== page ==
vryadli wrote:And one more thing surprises me in recent history (one is strange belief in power of shuffling "pieces" in Minnesota Phoenix style) :
There were a lot of talk about keeping DWill happy... about keeping GH happy ... now there some talk about keeping DM happy...
But, I don't remember talks about keeping Gobert happy. Yes, most people recognize his importance but that's all. He just did his work day in day out or else trade him .
He showed tons team loyalty and fighting spirit for number of years, he definitely had a dream of winning The Ring WIITH JAZZ - and got practically nothing in return. No loyalty whatsoever. OK, may be he don't need spotlight, but currently the situation is just one step short of neglect. And such treatment of loyal star for small market team is straight and fast way to decades of complete irrelevance. And now Jazz is almost there.
No wonder that he lost quite a bit of fire. I don't think he is as wise as Dunkan and is treated much worse.
The Ringer NBA podcast, someone mentioned that Rudy is often pissed when he's open and not getting the ball.
They also said that as great as he is, he can be rendered less effective in the playoffs by 5-out lineups -- that is there are 5 players who are good enough 3 point threats that he has to be pulled out of the paint.
Donovan just shot 53/51.6/94.8 in this series (career wise 44/35.5/82.4). Yet the Jazz still lost. Maybe he takes another step and becomes much more efficient, maybe 47/39/85.
But the Jazz need more talent.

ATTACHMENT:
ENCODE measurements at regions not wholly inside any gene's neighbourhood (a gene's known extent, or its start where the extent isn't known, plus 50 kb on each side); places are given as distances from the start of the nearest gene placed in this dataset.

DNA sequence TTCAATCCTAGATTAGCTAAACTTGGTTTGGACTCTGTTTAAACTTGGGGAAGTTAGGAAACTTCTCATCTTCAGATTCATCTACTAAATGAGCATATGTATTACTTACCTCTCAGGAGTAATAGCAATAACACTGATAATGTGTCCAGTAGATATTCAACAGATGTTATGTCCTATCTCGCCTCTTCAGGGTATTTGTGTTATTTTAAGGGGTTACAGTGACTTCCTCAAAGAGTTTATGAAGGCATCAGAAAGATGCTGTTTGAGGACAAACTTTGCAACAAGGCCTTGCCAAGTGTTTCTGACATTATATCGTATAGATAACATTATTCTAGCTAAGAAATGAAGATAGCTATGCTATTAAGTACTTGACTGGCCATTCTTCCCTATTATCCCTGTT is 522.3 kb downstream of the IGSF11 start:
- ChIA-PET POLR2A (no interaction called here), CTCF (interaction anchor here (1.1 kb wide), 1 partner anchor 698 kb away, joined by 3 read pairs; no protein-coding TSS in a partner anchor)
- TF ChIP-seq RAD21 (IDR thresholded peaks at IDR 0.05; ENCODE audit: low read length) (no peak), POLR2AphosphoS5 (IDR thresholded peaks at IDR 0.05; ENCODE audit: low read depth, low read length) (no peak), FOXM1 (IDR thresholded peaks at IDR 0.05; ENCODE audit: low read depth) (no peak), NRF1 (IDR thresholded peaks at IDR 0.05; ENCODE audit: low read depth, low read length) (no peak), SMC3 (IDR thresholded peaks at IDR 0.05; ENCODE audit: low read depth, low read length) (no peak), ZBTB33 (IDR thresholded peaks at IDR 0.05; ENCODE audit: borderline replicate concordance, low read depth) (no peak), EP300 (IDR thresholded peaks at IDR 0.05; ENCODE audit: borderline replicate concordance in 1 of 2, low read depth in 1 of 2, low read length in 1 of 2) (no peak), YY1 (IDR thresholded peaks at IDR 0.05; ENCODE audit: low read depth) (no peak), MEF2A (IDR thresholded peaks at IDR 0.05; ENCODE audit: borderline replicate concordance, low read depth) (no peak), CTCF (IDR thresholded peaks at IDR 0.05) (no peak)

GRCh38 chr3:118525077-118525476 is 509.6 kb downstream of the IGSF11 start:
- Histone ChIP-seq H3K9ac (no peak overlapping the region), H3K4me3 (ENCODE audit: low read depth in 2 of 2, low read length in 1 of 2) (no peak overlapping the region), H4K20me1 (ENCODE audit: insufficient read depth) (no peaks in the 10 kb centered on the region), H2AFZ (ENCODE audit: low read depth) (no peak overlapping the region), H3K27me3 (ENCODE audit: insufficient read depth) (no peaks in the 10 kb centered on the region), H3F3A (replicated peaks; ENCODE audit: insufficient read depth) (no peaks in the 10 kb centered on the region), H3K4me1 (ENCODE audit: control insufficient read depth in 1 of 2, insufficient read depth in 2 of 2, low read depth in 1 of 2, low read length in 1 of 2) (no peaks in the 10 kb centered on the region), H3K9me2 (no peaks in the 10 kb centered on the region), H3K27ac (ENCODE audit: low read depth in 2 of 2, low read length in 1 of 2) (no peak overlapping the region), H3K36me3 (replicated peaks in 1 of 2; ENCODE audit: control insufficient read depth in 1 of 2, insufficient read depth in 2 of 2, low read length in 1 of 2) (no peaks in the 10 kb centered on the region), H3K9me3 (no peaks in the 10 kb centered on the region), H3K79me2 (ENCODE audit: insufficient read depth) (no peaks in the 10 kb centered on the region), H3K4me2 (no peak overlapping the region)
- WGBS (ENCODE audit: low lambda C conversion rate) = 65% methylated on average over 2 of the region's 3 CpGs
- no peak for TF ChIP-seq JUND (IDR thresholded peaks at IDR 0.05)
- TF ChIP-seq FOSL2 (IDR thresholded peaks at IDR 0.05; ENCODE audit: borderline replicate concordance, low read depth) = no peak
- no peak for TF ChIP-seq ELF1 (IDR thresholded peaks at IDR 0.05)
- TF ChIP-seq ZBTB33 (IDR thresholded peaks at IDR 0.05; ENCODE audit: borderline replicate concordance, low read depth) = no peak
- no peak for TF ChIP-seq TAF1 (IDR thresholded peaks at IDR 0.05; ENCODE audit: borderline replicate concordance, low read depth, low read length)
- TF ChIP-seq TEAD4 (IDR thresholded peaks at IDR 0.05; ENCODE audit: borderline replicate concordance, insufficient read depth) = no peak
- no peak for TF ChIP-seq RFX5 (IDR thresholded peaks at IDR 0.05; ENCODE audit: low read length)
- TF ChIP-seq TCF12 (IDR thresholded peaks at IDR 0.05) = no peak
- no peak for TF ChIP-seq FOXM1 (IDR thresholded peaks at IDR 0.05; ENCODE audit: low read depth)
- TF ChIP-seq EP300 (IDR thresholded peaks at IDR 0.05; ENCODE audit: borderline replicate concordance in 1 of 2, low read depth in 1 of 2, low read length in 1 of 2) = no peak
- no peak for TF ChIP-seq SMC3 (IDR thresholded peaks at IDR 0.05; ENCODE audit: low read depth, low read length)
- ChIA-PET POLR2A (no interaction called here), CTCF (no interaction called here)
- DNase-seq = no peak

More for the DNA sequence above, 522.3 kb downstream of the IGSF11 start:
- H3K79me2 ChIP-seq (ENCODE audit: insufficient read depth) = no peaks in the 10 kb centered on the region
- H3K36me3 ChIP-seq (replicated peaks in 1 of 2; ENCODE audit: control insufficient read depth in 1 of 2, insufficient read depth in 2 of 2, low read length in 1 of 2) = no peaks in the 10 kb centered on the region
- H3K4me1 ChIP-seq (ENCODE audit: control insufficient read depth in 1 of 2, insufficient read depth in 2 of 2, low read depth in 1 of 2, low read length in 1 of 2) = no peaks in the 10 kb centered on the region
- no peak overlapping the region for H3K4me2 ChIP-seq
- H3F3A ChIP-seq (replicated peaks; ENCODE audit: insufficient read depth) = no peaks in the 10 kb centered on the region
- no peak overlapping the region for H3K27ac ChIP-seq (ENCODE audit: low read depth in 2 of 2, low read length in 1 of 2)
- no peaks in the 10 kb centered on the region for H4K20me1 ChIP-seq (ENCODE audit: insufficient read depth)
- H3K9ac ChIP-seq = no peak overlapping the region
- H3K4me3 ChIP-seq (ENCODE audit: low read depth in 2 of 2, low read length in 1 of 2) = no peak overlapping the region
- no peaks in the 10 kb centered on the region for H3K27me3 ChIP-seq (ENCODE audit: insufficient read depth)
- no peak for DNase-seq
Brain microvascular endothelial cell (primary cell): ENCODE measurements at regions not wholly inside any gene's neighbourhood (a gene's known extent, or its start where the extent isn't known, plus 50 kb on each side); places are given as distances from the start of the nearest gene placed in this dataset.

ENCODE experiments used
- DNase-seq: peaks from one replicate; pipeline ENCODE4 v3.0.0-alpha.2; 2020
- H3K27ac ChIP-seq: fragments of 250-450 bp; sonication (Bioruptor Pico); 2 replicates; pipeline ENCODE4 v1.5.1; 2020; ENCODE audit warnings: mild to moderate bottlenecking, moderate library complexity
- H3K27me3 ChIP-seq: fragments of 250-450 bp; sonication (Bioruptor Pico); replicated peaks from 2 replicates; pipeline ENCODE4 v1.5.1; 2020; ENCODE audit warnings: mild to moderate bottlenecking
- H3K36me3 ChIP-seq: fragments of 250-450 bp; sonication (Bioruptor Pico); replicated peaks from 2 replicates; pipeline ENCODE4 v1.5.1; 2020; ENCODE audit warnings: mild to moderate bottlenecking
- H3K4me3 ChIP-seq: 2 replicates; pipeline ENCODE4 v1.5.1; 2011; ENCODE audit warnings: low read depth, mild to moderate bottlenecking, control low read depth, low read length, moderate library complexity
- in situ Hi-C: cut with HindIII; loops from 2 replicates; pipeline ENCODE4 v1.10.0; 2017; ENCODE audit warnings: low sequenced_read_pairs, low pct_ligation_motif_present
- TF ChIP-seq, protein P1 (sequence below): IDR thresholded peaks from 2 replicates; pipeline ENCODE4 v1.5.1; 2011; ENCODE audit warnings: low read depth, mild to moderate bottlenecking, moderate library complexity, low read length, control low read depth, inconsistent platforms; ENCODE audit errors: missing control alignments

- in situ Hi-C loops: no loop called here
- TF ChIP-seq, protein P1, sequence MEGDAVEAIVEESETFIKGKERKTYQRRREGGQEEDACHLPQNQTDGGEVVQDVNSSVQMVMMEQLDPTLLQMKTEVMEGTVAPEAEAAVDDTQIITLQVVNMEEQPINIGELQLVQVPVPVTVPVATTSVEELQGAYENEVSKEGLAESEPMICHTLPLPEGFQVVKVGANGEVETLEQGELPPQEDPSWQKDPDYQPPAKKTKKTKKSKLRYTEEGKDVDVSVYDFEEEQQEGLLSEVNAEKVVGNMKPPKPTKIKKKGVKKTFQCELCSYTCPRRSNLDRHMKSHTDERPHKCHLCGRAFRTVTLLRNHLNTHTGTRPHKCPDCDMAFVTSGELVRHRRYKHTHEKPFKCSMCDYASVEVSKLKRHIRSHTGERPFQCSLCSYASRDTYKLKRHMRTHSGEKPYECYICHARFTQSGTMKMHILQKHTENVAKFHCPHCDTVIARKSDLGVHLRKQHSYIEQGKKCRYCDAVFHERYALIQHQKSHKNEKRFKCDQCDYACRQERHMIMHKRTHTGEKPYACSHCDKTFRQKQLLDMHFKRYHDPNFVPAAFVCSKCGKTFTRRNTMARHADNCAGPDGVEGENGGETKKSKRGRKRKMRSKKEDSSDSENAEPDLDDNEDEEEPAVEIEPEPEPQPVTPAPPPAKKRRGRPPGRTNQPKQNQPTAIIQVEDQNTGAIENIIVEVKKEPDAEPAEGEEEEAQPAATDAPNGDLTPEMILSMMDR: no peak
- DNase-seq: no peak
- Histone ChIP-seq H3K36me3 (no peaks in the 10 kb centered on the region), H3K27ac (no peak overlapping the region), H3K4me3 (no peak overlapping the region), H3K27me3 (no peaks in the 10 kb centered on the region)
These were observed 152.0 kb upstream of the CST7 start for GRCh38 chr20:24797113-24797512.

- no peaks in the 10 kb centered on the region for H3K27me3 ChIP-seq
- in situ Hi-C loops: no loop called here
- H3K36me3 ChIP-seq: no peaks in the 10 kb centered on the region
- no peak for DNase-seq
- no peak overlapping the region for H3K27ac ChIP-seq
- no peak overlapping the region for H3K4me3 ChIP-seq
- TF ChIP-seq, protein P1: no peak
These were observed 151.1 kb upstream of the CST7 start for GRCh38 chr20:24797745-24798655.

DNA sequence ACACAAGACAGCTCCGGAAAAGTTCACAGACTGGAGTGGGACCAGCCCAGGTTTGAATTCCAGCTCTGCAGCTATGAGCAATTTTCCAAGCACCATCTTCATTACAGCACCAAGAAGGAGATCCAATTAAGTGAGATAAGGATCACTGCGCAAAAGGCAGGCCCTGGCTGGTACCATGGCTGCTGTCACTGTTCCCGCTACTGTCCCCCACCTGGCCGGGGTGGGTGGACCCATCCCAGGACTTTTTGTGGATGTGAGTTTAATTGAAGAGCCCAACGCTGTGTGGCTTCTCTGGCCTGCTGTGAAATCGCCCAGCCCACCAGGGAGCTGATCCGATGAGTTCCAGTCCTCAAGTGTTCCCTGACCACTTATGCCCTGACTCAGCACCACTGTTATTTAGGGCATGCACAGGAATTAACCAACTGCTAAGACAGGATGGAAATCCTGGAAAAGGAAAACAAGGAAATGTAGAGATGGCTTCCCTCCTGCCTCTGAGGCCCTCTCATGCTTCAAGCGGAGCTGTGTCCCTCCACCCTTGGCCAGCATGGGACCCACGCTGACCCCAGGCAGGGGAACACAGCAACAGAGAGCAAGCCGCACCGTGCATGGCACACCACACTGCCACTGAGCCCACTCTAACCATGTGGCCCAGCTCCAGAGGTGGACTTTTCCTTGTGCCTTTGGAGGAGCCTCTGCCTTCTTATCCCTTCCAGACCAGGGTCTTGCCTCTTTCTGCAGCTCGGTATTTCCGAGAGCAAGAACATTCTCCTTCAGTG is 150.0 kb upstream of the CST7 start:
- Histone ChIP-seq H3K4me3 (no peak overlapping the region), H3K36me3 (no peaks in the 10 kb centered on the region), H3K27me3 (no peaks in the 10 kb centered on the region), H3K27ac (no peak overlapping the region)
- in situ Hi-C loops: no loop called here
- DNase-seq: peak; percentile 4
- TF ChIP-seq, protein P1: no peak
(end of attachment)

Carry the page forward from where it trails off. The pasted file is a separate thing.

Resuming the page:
I don't think the Jazz will get a FRP for Ingles as someone suggested.
Barring a one-sided trade, Jazz have to improve through the draft. They have to find players who over perform expectations like Rudy (#27) and Mitchell (#13).
Draft can be a crapshoot as the Jazz found with Exum (#5).
In a way, Jazz have been both lucky and unlucky, kind of like the Blazers, another team seemingly caught in a cycle of mostly first or second round exits.
Blazers seemed headed to be a lottery team until Lillard started balling out since his rookie year. So while they've been in the playoffs most of his career, they've been unable to break out of the tread mill cycle.
Similarly, prospects for the Jazz looked bleak after Hayward left but Mitchell obviously kept them in the playoffs.
Would either of these teams be better off if for instance they were in the lottery for 2 or 3 seasons? Doesn't mean they'd be back in the playoffs yet but maybe they'd have more young talent than they do now?
Still the key seems to be the ability to hit every draft pick, even those in the mid first round. That is unless you're the Lakers which keep attracting the best free agents or soon to be free agents.